For centuries Glastonbury Tor has been an important place to visit because of its continuing association with religions, beliefs and rites, and also because the Tor is such a distinctive landscape feature on the Somerset Levels.
Many visitors have made it clear they would not like to see a site that has taken many years to develop from a diversity of past use, become managed in an inappropriate manner that does not take this past use into account.
The only structure above ground from this past era is the St. Michaels Tower, a scheduled ancient monument, though past excavations revealed a wealth of archaeological features below the Tower and on the 'shoulder' of Tor Hill. This area is due to be scheduled in the near future. Within Tor field the open landscape is important as the backdrop for the Tower. A different grassland regime would capitalise on the potential for this area to become important for wildlife, and thus give the visitor the opportunity to experience native flora and fauna in the countryside further enriching their visit.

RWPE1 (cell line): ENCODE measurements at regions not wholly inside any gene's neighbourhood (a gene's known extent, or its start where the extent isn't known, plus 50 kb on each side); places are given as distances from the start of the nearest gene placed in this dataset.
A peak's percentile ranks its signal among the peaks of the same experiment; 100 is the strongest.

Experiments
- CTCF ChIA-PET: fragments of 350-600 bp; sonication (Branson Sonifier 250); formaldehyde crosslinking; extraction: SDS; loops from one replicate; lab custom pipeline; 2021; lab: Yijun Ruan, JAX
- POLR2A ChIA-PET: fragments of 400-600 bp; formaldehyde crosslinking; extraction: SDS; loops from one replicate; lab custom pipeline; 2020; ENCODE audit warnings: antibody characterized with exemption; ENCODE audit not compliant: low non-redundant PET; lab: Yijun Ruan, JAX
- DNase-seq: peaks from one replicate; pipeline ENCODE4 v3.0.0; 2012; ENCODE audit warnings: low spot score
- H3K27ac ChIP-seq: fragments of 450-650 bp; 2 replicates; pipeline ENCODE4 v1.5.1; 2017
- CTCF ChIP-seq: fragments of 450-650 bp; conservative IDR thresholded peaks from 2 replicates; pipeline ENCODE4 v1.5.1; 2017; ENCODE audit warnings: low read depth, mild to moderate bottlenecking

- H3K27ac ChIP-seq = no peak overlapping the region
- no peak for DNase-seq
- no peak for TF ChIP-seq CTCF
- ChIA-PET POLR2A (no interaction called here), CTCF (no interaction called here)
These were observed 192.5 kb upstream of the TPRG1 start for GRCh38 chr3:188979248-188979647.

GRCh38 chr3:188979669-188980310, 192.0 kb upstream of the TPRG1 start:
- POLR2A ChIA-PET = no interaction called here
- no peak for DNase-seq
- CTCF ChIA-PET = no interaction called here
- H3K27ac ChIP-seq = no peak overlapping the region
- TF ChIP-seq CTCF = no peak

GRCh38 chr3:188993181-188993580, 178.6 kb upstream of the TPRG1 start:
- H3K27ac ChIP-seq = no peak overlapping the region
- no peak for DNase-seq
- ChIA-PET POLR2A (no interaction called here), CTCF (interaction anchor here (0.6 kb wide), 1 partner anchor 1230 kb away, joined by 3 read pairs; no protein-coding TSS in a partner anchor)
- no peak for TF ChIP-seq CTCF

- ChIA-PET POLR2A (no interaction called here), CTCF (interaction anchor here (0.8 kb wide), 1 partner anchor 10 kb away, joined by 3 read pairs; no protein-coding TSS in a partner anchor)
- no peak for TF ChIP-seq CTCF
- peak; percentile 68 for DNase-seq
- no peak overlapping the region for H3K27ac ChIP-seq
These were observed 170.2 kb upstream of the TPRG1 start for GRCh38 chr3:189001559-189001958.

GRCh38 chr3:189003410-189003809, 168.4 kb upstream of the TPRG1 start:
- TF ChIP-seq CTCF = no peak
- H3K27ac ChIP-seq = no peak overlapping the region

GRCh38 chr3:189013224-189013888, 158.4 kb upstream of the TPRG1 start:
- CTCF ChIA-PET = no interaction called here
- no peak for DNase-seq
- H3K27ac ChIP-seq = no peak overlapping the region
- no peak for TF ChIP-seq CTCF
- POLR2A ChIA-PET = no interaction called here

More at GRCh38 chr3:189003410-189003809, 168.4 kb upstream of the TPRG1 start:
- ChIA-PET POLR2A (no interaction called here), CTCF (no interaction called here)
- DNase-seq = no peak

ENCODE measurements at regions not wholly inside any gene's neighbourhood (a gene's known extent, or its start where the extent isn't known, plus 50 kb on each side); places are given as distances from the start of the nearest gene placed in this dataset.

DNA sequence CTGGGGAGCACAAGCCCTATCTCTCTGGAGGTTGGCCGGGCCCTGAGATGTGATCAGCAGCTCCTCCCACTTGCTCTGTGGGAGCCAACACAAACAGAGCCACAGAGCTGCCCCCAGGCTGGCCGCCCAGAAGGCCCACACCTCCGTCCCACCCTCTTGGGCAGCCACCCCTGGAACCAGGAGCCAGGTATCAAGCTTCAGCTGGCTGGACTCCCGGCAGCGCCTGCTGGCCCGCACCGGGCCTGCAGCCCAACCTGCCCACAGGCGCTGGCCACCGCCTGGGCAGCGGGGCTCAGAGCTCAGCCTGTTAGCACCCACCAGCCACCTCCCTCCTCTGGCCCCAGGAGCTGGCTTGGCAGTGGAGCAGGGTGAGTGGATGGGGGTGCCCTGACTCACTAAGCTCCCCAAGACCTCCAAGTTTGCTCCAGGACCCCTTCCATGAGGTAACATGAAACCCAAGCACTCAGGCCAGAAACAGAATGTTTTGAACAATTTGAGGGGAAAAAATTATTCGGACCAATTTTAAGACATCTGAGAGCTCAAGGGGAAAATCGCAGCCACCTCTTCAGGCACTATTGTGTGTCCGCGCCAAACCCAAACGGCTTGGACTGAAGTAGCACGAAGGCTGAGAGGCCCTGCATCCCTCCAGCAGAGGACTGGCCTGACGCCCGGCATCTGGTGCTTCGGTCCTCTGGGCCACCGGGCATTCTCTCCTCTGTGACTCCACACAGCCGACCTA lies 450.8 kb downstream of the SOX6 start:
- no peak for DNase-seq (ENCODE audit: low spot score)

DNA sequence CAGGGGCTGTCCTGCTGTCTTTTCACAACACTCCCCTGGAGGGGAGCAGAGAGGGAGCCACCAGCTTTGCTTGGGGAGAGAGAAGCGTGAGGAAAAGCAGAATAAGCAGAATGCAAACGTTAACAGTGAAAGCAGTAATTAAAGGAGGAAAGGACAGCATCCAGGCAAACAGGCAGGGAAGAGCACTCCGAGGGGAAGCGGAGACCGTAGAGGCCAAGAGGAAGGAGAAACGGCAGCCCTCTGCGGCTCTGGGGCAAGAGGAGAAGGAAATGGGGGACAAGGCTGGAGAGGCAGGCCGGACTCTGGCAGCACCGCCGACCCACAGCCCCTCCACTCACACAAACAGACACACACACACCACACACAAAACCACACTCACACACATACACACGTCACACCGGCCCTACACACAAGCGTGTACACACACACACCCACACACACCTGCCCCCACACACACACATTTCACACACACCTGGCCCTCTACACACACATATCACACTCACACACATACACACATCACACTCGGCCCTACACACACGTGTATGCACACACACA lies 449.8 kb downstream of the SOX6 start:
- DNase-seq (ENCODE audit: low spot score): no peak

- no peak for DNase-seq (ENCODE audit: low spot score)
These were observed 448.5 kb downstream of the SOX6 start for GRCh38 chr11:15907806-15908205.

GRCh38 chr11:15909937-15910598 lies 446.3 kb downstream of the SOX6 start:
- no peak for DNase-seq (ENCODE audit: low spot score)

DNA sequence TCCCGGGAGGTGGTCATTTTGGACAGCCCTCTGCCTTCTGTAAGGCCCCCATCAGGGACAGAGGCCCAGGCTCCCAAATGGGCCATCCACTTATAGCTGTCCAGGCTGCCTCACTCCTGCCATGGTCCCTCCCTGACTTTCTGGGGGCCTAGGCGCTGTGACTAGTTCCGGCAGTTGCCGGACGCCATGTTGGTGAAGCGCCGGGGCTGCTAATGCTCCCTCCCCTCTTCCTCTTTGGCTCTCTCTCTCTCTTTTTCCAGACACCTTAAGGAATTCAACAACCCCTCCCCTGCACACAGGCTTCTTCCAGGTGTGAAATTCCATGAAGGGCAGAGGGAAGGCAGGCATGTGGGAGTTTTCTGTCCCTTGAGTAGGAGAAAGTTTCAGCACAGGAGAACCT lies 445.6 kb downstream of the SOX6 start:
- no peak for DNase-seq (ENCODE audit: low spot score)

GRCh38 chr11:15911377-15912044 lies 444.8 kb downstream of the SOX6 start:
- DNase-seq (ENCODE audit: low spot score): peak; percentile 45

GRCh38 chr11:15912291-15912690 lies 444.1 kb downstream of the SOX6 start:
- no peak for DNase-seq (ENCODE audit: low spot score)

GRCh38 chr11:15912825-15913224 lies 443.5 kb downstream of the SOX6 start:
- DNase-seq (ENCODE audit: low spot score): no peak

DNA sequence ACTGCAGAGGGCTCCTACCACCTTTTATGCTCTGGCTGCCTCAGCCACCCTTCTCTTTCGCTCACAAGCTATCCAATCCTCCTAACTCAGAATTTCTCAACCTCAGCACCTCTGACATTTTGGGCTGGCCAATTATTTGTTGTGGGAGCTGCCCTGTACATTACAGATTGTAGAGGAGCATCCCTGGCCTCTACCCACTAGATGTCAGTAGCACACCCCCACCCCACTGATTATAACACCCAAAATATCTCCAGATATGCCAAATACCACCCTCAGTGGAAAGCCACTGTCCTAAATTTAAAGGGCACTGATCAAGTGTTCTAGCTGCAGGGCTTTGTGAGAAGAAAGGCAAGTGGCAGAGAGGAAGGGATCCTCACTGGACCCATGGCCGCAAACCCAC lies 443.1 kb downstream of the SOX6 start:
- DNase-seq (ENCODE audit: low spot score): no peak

The Tower is a robust structure that has survived since the middle ages, but needs to be comprehensively surveyed to determine its long term needs and maintenance.The Tower in the recent past has suffered superficial vandalism which caused distress to the visitor and local people. This type of incident leads to requests to 'fence off' this area which would exclude everyone. The plan tries to identify ways to protect the tower so that people can continue to enjoy the property.
Proposals for access, interpretation and management of the physical environment will always have to take into account the diversity of interests and beliefs that have made Glastonbury into one of the spiritual centres of Britain, and beyond. National Trust.